Mr. Bjoern Rother, Ms. Gaelle Pierre, Davide Lombardo, Risto Herrala, Ms. Priscilla Toffano, Mr. Erik Roos, Mr. Allan G Auclair, and Ms. Karina Manasseh
In recent decades, the Middle East and North Africa region (MENA) has experienced more frequent and severe conflicts than in any other region of the world, exacting a devastating human toll. The region now faces unprecedented challenges, including the emergence of violent non-state actors, significant destruction, and a refugee crisis bigger than any since World War II. This paper raises awareness of the economic costs of conflicts on the countries directly involved and on their neighbors. It argues that appropriate macroeconomic policies can help mitigate the impact of conflicts in the short term, and that fostering higher and more inclusive growth can help address some of the root causes of conflicts over the long term. The paper also highlights the crucial role of external partners, including the IMF, in helping MENA countries tackle these challenges.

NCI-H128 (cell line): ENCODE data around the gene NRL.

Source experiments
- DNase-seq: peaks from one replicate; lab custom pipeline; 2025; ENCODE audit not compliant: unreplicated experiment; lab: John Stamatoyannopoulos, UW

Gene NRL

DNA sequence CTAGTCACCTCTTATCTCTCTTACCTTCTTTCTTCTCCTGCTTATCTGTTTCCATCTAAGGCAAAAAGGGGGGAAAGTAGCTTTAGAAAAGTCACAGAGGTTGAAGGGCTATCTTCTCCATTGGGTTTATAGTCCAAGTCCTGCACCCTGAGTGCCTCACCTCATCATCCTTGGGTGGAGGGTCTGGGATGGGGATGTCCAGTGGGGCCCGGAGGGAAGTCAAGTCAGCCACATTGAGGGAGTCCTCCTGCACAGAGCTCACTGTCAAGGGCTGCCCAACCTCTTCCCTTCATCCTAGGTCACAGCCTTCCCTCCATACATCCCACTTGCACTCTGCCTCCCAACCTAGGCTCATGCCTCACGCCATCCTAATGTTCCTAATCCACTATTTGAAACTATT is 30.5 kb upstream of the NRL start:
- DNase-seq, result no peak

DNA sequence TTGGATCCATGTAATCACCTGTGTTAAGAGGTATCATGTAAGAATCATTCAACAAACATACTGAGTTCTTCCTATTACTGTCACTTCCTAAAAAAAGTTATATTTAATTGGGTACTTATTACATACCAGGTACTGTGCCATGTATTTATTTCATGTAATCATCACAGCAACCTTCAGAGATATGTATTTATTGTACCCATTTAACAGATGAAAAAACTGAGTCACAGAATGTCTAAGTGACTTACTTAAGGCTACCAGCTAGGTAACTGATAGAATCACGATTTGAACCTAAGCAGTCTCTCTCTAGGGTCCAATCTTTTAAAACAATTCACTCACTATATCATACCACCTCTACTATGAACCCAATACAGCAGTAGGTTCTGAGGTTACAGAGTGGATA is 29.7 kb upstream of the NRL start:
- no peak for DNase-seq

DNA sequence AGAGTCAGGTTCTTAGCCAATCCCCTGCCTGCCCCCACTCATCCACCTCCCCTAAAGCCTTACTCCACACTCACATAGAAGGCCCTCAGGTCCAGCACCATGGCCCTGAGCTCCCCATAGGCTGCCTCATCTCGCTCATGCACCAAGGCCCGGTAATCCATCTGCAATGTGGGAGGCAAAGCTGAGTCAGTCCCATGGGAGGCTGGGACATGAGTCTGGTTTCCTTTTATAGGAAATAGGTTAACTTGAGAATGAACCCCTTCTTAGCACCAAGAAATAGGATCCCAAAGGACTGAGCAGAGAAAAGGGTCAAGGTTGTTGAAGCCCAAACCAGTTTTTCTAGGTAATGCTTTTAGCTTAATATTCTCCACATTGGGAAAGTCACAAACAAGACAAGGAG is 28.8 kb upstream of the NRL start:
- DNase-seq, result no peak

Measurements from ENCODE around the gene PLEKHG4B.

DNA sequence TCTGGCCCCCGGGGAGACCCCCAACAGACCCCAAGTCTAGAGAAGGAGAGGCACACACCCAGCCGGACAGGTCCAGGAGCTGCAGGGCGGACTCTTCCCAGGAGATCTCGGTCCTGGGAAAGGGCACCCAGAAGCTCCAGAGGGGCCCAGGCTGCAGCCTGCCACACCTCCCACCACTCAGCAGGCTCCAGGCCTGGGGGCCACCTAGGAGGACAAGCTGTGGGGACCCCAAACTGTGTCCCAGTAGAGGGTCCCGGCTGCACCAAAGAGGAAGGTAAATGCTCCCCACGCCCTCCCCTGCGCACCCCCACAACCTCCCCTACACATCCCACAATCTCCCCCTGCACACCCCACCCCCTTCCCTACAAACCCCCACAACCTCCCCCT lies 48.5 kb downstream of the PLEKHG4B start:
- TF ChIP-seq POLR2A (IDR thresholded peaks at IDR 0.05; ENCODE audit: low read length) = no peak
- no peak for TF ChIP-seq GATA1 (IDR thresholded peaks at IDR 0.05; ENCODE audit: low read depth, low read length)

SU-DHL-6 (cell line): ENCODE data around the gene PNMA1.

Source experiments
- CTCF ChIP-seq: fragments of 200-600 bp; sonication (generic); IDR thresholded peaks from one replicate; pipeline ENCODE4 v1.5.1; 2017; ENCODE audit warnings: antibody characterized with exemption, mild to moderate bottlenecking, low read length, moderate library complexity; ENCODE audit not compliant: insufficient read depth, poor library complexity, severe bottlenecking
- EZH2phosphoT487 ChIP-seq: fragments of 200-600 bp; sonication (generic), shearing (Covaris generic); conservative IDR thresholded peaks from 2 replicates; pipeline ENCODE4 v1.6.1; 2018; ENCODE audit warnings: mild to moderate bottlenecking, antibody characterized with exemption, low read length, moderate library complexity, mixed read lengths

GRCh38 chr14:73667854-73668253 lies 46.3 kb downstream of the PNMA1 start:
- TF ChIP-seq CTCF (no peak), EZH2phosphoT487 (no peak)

In this paper we estimate gravity models to see whether trade volumes of countries in the MENA region are significantly lower than what would be expected given their economic, cultural and geographical characteristics. Our empirical results show that the variables used in standard gravity models cannot explain a significant part of MENA's trade performance, particularly on exports. We then go on to 'augment' the standard gravity model with relevant variables from the World Bank's Business Enterprise surveys. Our results further show that these variables, and in particular transport constraints and inefficiencies in customs clearance processes, are important in explaining the MENA region's underperformance in trade.